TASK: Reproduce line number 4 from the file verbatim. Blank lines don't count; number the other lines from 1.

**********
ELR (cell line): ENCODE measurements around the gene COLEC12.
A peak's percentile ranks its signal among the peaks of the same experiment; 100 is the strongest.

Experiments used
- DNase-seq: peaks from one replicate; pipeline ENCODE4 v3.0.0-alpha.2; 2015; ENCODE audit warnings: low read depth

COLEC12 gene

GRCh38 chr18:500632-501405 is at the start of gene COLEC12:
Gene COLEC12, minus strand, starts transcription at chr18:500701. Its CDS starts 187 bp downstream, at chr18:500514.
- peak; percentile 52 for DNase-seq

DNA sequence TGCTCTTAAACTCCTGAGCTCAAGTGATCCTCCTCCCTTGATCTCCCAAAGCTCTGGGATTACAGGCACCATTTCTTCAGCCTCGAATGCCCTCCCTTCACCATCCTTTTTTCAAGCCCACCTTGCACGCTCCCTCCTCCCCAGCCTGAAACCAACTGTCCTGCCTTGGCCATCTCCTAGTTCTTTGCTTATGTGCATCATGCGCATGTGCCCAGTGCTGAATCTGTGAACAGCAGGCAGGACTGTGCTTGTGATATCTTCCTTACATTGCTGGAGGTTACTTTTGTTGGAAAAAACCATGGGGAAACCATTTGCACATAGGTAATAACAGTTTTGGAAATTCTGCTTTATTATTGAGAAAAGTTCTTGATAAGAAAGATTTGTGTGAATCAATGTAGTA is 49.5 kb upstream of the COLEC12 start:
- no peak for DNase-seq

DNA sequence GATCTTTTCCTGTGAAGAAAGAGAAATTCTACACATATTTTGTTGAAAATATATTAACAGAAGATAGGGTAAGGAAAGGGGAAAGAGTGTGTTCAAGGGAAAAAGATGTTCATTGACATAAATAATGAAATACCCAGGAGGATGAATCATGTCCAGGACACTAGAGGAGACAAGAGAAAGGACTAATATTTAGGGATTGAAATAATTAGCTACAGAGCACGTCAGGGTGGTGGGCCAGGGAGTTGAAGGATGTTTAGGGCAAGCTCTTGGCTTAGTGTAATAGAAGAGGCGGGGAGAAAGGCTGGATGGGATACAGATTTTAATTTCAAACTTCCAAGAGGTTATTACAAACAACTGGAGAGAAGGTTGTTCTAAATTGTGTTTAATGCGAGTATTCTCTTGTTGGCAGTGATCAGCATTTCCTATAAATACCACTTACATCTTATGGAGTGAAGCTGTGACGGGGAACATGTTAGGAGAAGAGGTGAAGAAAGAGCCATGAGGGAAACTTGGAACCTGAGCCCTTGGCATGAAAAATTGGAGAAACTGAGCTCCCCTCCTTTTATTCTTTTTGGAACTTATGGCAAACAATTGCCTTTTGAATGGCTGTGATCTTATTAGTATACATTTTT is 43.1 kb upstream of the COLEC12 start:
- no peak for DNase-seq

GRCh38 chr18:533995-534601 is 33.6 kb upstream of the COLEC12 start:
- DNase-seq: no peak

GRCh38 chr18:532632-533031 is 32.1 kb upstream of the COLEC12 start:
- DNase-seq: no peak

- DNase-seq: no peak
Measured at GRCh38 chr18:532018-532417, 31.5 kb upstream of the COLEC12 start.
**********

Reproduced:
- DNase-seq: peaks from one replicate; pipeline ENCODE4 v3.0.0-alpha.2; 2015; ENCODE audit warnings: low read depth